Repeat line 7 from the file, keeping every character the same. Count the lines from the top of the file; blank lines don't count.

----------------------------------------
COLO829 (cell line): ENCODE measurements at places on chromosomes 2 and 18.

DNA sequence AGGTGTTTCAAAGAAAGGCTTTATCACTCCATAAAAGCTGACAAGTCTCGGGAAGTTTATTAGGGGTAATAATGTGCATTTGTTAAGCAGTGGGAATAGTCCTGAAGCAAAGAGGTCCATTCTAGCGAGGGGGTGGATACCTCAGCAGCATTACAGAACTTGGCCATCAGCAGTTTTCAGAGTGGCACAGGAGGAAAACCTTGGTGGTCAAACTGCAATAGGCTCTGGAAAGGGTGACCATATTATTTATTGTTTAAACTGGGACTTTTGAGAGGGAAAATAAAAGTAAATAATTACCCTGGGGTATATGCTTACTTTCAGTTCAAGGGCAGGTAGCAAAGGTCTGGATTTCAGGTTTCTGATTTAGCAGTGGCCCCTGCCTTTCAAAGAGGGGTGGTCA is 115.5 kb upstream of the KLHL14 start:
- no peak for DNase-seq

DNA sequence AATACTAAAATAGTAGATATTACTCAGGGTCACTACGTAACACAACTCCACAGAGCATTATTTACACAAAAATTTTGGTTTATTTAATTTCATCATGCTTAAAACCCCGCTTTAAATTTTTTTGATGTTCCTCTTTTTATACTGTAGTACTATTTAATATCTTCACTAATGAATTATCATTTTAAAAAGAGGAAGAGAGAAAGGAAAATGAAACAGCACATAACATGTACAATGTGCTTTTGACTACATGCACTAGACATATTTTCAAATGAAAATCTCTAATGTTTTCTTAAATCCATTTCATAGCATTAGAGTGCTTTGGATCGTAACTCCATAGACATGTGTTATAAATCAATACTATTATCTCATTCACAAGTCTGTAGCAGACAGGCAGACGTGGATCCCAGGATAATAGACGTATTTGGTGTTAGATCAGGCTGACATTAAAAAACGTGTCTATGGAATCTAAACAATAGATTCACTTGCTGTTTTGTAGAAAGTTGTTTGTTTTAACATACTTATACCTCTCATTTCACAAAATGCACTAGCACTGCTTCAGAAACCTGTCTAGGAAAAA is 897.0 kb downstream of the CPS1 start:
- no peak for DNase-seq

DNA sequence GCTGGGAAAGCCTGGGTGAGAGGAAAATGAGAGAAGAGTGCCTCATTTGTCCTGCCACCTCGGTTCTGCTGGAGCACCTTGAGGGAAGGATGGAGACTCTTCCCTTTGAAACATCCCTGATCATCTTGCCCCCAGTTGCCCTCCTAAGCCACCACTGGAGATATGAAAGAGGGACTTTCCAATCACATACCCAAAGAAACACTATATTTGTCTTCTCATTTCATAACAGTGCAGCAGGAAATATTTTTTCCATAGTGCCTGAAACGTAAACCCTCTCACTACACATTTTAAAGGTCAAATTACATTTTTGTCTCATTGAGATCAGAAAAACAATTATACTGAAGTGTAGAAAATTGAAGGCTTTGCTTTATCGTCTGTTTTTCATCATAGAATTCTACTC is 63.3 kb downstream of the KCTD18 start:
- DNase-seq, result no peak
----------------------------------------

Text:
- DNase-seq, result no peak